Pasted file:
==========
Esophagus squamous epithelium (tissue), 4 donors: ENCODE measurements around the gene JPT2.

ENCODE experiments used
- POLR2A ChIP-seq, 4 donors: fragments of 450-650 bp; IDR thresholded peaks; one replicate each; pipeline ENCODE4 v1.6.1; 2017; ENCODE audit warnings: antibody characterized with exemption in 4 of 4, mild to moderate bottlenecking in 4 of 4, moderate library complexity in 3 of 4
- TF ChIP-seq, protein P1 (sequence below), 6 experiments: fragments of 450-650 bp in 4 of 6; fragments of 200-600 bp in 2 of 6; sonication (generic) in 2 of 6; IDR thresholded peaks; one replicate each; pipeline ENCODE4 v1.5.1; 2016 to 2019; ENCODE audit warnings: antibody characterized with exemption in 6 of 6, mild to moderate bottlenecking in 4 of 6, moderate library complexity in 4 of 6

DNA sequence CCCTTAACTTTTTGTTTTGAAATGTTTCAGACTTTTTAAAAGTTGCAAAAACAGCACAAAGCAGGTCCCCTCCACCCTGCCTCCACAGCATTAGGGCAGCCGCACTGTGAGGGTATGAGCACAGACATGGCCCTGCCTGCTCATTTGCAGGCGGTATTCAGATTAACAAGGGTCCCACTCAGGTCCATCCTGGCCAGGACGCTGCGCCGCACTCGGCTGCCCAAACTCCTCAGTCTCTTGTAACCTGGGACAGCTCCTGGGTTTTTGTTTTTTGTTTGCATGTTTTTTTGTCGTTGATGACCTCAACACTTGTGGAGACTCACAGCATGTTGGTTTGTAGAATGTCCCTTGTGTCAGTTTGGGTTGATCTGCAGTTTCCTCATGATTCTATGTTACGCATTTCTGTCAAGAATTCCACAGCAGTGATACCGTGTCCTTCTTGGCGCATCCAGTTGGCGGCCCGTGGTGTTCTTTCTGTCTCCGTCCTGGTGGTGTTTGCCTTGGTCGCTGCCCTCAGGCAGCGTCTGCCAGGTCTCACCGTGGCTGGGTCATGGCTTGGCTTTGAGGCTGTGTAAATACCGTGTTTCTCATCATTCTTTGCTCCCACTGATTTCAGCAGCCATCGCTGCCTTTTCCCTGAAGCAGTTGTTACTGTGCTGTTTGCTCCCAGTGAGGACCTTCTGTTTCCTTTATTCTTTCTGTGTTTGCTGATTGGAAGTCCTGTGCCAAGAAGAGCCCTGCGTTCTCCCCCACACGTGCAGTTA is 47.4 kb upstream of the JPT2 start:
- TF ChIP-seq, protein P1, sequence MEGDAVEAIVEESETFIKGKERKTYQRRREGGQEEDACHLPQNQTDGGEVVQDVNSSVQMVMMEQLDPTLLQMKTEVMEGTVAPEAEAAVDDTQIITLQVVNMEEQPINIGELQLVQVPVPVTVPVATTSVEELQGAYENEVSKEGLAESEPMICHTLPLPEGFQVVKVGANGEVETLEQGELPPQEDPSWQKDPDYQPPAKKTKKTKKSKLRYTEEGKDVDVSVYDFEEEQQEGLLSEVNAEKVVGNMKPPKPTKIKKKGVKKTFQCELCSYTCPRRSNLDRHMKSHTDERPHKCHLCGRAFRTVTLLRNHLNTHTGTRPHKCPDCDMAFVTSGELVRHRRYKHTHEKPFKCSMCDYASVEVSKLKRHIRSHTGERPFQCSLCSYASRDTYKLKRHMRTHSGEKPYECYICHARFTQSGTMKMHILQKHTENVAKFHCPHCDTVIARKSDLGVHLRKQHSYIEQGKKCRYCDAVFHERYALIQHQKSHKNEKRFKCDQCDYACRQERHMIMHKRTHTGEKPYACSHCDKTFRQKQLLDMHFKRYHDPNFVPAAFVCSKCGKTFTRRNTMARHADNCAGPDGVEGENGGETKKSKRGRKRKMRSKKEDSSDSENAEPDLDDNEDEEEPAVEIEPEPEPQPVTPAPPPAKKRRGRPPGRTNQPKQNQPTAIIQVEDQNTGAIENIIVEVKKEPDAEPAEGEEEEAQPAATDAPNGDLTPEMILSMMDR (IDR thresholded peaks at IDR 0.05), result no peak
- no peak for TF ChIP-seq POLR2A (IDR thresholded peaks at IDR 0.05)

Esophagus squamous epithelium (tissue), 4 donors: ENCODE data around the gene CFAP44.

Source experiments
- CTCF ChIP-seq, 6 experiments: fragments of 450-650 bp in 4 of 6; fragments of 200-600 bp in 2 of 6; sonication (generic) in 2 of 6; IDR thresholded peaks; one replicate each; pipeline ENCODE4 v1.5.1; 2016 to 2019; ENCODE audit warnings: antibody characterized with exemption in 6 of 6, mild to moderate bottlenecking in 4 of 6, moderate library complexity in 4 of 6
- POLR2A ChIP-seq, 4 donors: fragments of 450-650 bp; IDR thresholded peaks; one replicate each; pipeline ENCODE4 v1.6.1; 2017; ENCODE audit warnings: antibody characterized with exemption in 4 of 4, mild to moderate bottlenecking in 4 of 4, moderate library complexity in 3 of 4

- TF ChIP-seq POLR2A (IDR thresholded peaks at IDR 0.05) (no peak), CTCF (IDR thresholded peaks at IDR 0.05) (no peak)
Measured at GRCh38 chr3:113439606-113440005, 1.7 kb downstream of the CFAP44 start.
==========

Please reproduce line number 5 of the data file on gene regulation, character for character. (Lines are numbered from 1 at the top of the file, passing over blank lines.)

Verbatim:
DNA sequence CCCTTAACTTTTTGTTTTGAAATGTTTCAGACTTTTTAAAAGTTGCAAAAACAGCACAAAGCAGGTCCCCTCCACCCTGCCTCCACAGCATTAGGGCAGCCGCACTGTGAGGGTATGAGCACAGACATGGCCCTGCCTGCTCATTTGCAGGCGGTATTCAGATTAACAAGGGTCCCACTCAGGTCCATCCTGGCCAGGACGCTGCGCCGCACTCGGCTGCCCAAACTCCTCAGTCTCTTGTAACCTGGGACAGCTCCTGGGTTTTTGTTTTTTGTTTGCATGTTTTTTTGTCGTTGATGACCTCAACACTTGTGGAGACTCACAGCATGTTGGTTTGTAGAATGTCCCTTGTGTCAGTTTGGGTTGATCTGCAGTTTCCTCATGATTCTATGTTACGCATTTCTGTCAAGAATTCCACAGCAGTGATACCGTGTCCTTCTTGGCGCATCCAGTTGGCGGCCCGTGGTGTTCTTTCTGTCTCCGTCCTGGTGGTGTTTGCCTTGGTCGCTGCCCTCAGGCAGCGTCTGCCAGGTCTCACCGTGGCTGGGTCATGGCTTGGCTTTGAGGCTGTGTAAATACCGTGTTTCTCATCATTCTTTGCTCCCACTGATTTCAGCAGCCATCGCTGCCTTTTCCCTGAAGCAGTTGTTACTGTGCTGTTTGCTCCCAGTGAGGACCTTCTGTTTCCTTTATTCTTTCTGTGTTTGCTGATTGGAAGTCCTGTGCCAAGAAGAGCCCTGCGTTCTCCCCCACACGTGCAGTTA is 47.4 kb upstream of the JPT2 start: